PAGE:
KCOM Header

Winning in the Subscription Economy

Winning in the Subscription Economy

12/10/2015 10:32 by Helena Belcher
Head of Marketing

Last week, I joined the Zuora team and an audience of just over 1,000 at the Subscribed 2015 event at The Brewery in London. For those of you not in the know, Zuora is a subscription-based billing platform which was founded in 2007 by Tien Tzuo, ex-CMO at Salesforce. While founding the company, Tien also coined a new phrase in the industry, ‘The Subscription Economy’ and that’s what the Subscribed World Tour is all about.

A two-hour keynote filled my morning’s agenda and, as a Zuora customer, we were lucky enough to have a spot on the stage talking about our own experiences moving into the subscription economy. Listening to Zuora, Graze, The Economist and KCOM’s own Pete Tomlinson was inspiring and really got me thinking about how we should adapt our B2B model to really embrace the changes we’re seeing predominantly in the B2C market.

Consumerisation was my first key takeaway. Although we’re a B2B focused company, every business is today being led by what’s happening in the consumer world – the ability to consume products as, when and how you want them; the constant and immediate improvement of offerings without the need to pay for an updated service; purchases driven by outcomes and experiences  – just because our customers are businesses doesn’t mean that they want anything different.

The next was relationship. Now obviously we’ve all known that good customer relationships are key to success, but the thinking at Subscribed takes this further. It moves customer relationships into a living, breathing thing – the idea that the customer and supplier are intrinsically linked and working together to ensure ongoing satisfaction. It moves the thinking into delivering outcomes rather than products and experiences rather than service. The customer relationships we all need to move to are those based on knowledge of what the customer wants, the commitment to deliver and the trust that the experience provided will be as expected.

My third ‘hit me in the head’ moment was disruption. Today is time to think and do differently; it’s time to reinvent how you think about your business. We all need to put what we know about our customers at our centre and build our propositions around that knowledge. Disruption is about not being afraid to try something new – challenge how we think internally, how we present ourselves externally. Change customer perception of our brand by doing the unexpected: surprising and delighting.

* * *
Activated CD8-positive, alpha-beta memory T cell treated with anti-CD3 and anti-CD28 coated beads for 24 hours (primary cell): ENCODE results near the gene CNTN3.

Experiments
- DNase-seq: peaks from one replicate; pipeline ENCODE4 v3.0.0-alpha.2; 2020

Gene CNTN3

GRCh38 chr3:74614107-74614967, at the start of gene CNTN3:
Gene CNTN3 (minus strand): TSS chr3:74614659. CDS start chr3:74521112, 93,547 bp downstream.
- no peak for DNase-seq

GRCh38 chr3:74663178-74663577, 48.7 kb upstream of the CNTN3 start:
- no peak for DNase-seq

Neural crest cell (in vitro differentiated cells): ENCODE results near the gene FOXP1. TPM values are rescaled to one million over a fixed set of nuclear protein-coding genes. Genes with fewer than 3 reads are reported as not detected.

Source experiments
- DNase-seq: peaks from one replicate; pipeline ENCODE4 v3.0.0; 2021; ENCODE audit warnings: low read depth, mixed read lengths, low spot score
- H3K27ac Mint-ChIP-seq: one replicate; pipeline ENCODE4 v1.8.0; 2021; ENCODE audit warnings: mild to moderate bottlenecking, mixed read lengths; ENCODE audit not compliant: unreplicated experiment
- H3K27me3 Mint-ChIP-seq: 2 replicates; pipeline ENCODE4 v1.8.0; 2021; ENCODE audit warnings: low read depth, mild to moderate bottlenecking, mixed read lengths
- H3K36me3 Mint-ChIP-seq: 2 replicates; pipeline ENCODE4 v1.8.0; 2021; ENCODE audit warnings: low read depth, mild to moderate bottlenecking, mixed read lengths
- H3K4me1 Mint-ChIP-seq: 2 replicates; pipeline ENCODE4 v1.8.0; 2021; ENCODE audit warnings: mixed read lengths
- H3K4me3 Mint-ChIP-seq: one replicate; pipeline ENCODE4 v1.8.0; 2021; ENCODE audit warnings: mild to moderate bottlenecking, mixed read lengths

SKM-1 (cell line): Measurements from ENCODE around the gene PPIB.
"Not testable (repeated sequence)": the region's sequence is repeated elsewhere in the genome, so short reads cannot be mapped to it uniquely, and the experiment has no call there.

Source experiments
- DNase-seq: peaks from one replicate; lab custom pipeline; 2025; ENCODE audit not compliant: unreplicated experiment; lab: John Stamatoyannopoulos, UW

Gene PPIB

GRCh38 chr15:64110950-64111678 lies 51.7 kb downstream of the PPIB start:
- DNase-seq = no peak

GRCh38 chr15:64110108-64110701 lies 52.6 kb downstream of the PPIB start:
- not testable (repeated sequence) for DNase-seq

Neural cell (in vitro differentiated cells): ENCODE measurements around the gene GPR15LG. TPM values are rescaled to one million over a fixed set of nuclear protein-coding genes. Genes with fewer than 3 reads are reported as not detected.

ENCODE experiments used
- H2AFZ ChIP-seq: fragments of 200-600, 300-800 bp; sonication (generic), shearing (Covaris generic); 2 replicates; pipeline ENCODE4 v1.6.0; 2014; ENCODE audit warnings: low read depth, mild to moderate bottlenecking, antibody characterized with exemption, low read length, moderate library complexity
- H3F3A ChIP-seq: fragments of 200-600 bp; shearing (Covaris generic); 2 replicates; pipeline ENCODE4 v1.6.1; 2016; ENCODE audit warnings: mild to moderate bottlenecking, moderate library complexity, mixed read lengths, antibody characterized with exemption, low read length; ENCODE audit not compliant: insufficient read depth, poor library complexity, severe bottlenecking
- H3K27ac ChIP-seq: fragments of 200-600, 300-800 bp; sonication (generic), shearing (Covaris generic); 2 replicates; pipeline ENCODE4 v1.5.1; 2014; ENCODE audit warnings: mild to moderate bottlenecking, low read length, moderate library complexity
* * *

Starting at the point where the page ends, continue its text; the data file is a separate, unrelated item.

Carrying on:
One of the guest speakers was Anthony Fletcher, CEO at Graze. For those of you who don’t know Graze they describe themselves as a snack box retailer, providing people with healthy snacks through the post and more recently in stores. But underneath the snacks it’s the technology and data that really sets them apart. Right from their inception Graze realised the importance of the customer and every graze experience is intrinsically linked to customer feedback; it’s the way the customer can be sure of getting snacks to their tastes. After all not everyone likes chilli chocolate mixed with cherries as much as me! Today, Graze receives over 15,000 customer ratings each hour and uses this data to create the snack combinations that will be most popular with its customers. From this data Graze can develop a new product in 24 hours, have it out to market soon after, surprise customers who like that ‘flavour’ of snack and continue to gain invaluable feedback to help them continue to evolve their products. Their relationship with their customers is living and breathing – they know their customers, they listen to them and then they give them what they want.

It won’t necessarily be easy to take this thinking and apply it to a 100 year old B2B technology business but try we must as without embracing this new direction we will get left behind by the new, hungry breed of businesses that are starting with the customer relationship at their centre.

Share this article
Prev Blog: Coopetition (or Fight Nice in the Corporate World) Next Blog: Are things getting fruitier for the workplace?